If I apply to transfer my Regional Road, will it become a State Road?
Some councils have let the Panel know that they are not clear on how a Regional Road will be classified once transferred.
A Regional Road transferred to State management would not become a designated State Road unless it met the criteria to be reclassified. A transferred road would become the responsibility of the State to manage and to fund but would most likely remain a Regional Road.
A State Road is part of the primary network of principal traffic-carrying and linking routes for the movement of people and goods throughout the state.
A Regional Road is part of the secondary network which provides for travel between smaller towns and districts and performs a sub-arterial function within major urban centres.
If you are nominating a road for transfer, this does not constitute a request to reclassify the road as State Road.
More detailed criteria to describe the features of a State Road and a Regional Road can be found starting at p.12 of the Information Paper.
The full picture of governance arrangements for transferred roads will be a matter for Local and State Government to determine.
When can we expect to hear if we are invited to make a priority submission?
Priority submissions are now open and all councils will be contacted via email by 13 November 2020. All councils will receive notification that submissions have opened - not just councils that are being invited to the priority round.
If you have not yet received an email, please contact the TfNSW support team on firstname.lastname@example.org or by phone (add contact).
We have been notified that none of our nominations has been selected as priority. Can we contest this decision?
Yes. If you would like the Panel to reconsider the eligibility of any of your nominations for the priority round, please contact the TfNSW support team in the first instance.
Please be aware that the priority round will be conducted within a limited time frame and aims to produce a small number of recommendations. For this reason, nominations have been screened for proposals that have the support of all affected councils. The Panel will have scope to consider contested proposals in the full round to be run in 2021; however, the time frame for the priority round is too short to allow any negotiations to occur.
When will we hear about the outcome of our application?
Applications close at midnight on 9 December 2020. The Independent Panel’s report to Government with priority recommendations is scheduled to be provided in early 2021.
You may be contacted to discuss your application at any stage of the assessment process. If your submission is not selected to proceed as a recommendation to Cabinet, you will be notified at a time following the submission of the priority report to the Minister for Regional Transport and Roads. If your submission is the subject of a recommendation to Government, you will not be notified of the outcome of your application once a final determination has been made by Government.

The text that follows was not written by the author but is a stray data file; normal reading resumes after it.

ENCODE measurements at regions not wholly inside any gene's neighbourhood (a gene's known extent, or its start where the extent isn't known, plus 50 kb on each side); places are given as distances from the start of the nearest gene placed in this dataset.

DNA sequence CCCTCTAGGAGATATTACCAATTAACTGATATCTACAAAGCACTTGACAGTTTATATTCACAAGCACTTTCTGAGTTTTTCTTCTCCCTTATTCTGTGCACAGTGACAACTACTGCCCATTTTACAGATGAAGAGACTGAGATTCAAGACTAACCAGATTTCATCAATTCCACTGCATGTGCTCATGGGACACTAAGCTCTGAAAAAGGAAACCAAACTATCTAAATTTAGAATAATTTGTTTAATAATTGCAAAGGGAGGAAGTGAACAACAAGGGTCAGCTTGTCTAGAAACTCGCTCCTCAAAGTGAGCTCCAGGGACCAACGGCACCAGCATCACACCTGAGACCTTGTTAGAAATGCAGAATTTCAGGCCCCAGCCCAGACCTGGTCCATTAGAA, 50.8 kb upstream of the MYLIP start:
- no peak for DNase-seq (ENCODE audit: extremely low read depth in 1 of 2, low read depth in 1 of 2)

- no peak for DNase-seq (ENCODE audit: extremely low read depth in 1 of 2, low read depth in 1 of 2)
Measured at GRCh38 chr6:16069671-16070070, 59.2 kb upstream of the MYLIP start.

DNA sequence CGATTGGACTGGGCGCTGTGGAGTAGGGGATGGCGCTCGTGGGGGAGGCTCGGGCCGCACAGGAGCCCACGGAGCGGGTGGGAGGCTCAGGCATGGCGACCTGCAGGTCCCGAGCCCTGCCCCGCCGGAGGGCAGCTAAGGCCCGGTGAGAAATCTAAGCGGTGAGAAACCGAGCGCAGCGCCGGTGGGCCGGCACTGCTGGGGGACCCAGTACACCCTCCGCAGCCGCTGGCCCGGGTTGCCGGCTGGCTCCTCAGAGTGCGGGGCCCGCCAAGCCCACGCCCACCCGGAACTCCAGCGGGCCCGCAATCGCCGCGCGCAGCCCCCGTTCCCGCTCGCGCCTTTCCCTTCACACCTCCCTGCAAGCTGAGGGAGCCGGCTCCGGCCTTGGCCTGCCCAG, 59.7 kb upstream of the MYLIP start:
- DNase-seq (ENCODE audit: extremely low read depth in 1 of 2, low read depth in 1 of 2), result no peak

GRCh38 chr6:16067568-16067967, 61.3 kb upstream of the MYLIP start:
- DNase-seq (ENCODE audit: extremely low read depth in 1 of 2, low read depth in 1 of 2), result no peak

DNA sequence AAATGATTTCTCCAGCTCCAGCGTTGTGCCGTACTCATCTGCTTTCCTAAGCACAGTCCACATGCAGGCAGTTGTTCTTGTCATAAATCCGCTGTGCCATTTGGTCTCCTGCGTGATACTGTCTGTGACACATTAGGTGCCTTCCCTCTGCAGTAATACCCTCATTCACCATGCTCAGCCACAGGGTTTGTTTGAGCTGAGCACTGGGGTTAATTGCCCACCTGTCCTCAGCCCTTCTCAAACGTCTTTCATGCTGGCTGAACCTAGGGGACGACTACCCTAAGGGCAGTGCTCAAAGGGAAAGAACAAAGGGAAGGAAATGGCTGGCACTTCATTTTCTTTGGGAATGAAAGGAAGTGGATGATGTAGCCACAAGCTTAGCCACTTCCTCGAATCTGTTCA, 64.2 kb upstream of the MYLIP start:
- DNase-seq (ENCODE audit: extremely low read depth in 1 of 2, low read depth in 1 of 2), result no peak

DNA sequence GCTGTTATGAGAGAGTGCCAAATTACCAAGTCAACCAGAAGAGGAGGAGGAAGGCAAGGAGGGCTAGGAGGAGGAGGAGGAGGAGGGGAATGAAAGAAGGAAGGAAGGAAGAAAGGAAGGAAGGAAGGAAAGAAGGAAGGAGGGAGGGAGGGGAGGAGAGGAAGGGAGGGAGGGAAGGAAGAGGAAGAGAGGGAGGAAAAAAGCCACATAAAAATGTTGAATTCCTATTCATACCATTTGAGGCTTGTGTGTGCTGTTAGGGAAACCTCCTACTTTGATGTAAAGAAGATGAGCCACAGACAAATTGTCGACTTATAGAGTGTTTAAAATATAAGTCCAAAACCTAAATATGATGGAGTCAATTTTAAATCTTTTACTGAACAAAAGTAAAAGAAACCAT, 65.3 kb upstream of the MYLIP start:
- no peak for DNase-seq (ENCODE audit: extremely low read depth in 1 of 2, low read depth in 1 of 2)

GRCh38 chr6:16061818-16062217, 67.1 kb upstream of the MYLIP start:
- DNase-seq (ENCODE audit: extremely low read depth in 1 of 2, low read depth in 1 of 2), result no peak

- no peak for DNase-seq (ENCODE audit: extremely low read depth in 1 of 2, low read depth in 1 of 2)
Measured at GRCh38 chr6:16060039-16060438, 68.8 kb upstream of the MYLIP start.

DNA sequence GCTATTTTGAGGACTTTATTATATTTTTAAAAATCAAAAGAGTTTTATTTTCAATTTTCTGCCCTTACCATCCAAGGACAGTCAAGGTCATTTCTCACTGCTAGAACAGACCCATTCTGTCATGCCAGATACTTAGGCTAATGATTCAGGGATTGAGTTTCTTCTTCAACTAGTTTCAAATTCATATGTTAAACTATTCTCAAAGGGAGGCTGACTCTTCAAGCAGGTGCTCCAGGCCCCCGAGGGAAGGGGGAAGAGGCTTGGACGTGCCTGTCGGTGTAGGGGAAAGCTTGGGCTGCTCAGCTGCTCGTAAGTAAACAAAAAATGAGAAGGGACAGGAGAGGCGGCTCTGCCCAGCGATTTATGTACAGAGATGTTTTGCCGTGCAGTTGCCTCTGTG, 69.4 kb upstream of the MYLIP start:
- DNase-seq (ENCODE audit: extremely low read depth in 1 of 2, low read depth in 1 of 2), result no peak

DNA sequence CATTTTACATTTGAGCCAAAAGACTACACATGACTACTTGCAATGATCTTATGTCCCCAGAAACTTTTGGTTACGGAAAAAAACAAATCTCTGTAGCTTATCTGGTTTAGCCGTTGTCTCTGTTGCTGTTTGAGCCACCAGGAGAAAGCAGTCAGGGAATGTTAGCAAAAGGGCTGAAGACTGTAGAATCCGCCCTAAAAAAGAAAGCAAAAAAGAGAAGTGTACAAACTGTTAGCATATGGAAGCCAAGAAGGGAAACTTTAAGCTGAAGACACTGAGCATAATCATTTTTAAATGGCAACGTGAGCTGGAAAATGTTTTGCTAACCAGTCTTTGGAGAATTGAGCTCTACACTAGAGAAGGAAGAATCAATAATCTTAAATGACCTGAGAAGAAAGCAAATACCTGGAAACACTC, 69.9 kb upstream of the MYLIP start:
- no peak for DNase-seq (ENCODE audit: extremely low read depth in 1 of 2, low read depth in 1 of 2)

The Independent Panel is an advisory body. Final decision-making on all recommendations is a role for Government.
How have you selected nominations for inclusion in the priority round?
We have gone through a process of assessing and categorising the nominations to get the list of priority submissions.
Councils have been asked to indicate if any of their nominations should be considered for the priority round. In most cases, this has been taken at face value, and councils will be asked to justify their priority status through the submission form.
There are some cases where a road flagged as priority has been excluded. This could be for one of several reasons:
If we aren’t successful in the priority round, will we be able to contest the decision?
Due to the expedited time frame for the priority round, there will be no process to contest the Panel’s decisions at this stage. The full submission round to be run in 2021 will function as a second review of submissions that are not successful in the priority round, as councils will have another chance to put their case to the Independent Panel.
For the full round, there will be a more detailed process to assess applications where that is needed. The Panel will work to ensure that the impact of each recommendation is carefully considered and that consultation takes place where needed.
The Independent Panel will assess all applications against a published framework and will be able to provide the basis for all decisions. At an appropriate time, that justification will be able to be provided for scrutiny.
Is it possible that roads will be reclassified or transferred that haven’t been submitted by council?
This is a possibility, because Transport for NSW will also make a submission to the Panel, as has been the case in previous years.
It is not the Panel’s intention to produce recommendations that are surprising to affected parties. If council is potentially affected by a recommendation, the Panel will seek council’s position on the proposal. If council is not supportive, the Panel will carefully consider the rationale for and impact of that decision.
Will TfNSW submissions be prioritised above council submissions? What if there is conflict between a TfNSW and council submission?
All submissions will be considered equally and in line with a consistent published framework.
The Panel is conscious of the need for transparency and fairness in this process. All submissions will be considered against the framework. Where there is a conflict between affected parties, the Panel will refer to that framework for assessment and consider all views. Wherever possible, the Panel will consult with parties to find a way forward.